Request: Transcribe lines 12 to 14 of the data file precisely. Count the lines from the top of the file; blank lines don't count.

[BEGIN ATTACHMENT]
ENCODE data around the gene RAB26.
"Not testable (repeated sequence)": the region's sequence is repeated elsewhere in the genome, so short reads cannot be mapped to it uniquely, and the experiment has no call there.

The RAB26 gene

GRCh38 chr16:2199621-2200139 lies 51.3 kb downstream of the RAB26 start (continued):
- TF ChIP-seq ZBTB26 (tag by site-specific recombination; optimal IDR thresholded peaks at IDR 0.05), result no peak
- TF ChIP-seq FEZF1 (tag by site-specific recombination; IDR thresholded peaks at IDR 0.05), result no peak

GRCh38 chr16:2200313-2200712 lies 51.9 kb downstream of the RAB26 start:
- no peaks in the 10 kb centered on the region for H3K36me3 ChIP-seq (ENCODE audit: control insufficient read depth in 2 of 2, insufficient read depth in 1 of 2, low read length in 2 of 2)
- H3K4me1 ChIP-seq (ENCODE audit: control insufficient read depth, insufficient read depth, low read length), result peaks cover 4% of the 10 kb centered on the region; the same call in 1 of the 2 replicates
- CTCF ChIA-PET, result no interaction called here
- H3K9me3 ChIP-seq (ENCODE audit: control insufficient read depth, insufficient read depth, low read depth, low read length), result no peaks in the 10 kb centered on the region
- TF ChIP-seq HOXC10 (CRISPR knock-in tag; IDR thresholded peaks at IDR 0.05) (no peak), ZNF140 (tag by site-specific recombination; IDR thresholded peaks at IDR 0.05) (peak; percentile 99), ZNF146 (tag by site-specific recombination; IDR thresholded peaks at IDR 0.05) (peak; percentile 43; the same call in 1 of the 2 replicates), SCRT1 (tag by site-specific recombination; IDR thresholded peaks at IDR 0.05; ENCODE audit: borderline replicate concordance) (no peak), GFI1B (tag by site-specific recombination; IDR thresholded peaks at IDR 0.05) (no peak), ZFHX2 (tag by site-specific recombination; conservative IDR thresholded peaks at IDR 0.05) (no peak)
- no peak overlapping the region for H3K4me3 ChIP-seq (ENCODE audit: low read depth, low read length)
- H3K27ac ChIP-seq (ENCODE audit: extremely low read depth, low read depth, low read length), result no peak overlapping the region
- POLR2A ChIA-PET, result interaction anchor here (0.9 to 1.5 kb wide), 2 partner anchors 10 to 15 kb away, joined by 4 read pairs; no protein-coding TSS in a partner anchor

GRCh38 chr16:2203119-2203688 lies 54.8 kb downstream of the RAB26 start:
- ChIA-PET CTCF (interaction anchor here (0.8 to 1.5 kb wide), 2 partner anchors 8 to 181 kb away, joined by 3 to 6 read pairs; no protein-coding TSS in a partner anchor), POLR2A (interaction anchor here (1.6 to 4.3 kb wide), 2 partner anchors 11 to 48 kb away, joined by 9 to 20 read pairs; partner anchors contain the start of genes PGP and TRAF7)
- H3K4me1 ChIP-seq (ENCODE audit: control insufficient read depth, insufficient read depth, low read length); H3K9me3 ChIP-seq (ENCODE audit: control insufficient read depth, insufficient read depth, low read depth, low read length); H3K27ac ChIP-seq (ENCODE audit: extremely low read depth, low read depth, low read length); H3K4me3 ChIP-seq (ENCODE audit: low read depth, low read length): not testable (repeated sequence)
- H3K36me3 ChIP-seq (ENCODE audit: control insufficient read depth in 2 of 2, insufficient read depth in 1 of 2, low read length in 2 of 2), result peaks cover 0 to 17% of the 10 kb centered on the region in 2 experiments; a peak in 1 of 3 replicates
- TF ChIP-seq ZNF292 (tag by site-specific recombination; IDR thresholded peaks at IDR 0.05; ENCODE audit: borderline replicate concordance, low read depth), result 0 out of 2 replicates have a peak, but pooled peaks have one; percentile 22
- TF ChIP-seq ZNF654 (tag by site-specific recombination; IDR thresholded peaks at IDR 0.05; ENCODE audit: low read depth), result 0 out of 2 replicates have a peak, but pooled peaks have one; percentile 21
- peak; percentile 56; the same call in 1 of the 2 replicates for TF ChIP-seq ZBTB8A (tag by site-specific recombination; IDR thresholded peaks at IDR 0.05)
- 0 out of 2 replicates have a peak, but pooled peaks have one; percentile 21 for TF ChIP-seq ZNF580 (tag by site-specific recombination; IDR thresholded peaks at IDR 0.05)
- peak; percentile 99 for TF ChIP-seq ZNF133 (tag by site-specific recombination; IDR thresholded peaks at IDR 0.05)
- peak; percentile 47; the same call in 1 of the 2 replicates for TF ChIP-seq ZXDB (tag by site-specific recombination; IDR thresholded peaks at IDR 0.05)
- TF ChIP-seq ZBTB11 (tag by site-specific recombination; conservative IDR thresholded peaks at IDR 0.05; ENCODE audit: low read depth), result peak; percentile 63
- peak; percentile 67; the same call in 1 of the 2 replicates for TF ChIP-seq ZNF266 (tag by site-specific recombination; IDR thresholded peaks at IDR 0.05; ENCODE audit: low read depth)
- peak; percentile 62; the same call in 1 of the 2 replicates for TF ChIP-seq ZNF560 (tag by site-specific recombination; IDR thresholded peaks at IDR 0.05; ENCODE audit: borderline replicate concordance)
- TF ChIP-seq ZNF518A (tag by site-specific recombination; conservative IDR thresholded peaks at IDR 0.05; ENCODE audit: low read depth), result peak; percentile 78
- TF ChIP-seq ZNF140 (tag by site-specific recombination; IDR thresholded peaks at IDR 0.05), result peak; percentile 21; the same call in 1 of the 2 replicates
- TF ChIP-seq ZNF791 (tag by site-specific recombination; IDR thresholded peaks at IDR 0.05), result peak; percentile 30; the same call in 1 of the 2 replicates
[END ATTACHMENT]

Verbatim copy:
- TF ChIP-seq HOXC10 (CRISPR knock-in tag; IDR thresholded peaks at IDR 0.05) (no peak), ZNF140 (tag by site-specific recombination; IDR thresholded peaks at IDR 0.05) (peak; percentile 99), ZNF146 (tag by site-specific recombination; IDR thresholded peaks at IDR 0.05) (peak; percentile 43; the same call in 1 of the 2 replicates), SCRT1 (tag by site-specific recombination; IDR thresholded peaks at IDR 0.05; ENCODE audit: borderline replicate concordance) (no peak), GFI1B (tag by site-specific recombination; IDR thresholded peaks at IDR 0.05) (no peak), ZFHX2 (tag by site-specific recombination; conservative IDR thresholded peaks at IDR 0.05) (no peak)
- no peak overlapping the region for H3K4me3 ChIP-seq (ENCODE audit: low read depth, low read length)
- H3K27ac ChIP-seq (ENCODE audit: extremely low read depth, low read depth, low read length), result no peak overlapping the region